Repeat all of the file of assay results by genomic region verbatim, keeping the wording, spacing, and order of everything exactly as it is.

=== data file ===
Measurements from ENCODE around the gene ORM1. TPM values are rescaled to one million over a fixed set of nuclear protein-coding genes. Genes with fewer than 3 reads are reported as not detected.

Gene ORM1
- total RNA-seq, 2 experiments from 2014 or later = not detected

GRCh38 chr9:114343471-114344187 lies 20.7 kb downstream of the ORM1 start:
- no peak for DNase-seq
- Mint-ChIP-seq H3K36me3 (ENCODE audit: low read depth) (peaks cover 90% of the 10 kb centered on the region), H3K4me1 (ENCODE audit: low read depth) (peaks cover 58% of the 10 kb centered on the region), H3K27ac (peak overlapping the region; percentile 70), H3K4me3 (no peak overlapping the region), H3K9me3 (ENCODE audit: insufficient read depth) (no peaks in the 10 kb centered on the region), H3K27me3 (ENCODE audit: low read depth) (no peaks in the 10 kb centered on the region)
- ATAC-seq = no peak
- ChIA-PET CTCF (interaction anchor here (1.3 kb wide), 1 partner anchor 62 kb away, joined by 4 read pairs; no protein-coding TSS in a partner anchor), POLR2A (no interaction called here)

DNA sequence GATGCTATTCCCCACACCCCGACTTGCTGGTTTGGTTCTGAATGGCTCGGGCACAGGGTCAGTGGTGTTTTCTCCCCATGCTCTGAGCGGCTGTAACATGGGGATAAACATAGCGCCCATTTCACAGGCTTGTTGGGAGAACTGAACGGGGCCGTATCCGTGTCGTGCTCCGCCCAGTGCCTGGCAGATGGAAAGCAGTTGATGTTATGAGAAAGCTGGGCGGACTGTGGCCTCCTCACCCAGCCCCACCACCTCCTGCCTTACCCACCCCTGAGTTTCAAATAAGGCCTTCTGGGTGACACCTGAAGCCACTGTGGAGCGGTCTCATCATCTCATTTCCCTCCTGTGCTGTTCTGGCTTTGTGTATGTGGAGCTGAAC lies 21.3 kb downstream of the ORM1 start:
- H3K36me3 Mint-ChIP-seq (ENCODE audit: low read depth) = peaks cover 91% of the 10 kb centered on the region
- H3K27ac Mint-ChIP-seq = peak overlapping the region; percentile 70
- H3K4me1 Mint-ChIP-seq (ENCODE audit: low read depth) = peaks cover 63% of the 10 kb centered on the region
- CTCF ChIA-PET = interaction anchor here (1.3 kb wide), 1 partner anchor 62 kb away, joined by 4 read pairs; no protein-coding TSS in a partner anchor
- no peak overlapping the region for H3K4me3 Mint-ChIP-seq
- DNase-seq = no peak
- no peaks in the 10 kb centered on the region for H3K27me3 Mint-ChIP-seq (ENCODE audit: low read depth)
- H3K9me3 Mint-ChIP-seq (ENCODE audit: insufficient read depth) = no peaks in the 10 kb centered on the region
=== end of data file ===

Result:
Measurements from ENCODE around the gene ORM1. TPM values are rescaled to one million over a fixed set of nuclear protein-coding genes. Genes with fewer than 3 reads are reported as not detected.

Gene ORM1
- total RNA-seq, 2 experiments from 2014 or later = not detected

GRCh38 chr9:114343471-114344187 lies 20.7 kb downstream of the ORM1 start:
- no peak for DNase-seq
- Mint-ChIP-seq H3K36me3 (ENCODE audit: low read depth) (peaks cover 90% of the 10 kb centered on the region), H3K4me1 (ENCODE audit: low read depth) (peaks cover 58% of the 10 kb centered on the region), H3K27ac (peak overlapping the region; percentile 70), H3K4me3 (no peak overlapping the region), H3K9me3 (ENCODE audit: insufficient read depth) (no peaks in the 10 kb centered on the region), H3K27me3 (ENCODE audit: low read depth) (no peaks in the 10 kb centered on the region)
- ATAC-seq = no peak
- ChIA-PET CTCF (interaction anchor here (1.3 kb wide), 1 partner anchor 62 kb away, joined by 4 read pairs; no protein-coding TSS in a partner anchor), POLR2A (no interaction called here)

DNA sequence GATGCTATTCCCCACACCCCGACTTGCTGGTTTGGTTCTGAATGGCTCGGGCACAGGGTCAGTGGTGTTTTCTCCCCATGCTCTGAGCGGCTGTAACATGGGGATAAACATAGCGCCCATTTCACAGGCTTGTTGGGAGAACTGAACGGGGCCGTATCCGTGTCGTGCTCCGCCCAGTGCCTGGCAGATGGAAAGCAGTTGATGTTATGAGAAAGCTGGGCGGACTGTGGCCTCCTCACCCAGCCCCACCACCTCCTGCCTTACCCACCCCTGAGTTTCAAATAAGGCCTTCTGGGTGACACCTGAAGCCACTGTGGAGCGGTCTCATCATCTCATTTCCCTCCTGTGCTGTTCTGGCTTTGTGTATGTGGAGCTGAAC lies 21.3 kb downstream of the ORM1 start:
- H3K36me3 Mint-ChIP-seq (ENCODE audit: low read depth) = peaks cover 91% of the 10 kb centered on the region
- H3K27ac Mint-ChIP-seq = peak overlapping the region; percentile 70
- H3K4me1 Mint-ChIP-seq (ENCODE audit: low read depth) = peaks cover 63% of the 10 kb centered on the region
- CTCF ChIA-PET = interaction anchor here (1.3 kb wide), 1 partner anchor 62 kb away, joined by 4 read pairs; no protein-coding TSS in a partner anchor
- no peak overlapping the region for H3K4me3 Mint-ChIP-seq
- DNase-seq = no peak
- no peaks in the 10 kb centered on the region for H3K27me3 Mint-ChIP-seq (ENCODE audit: low read depth)
- H3K9me3 Mint-ChIP-seq (ENCODE audit: insufficient read depth) = no peaks in the 10 kb centered on the region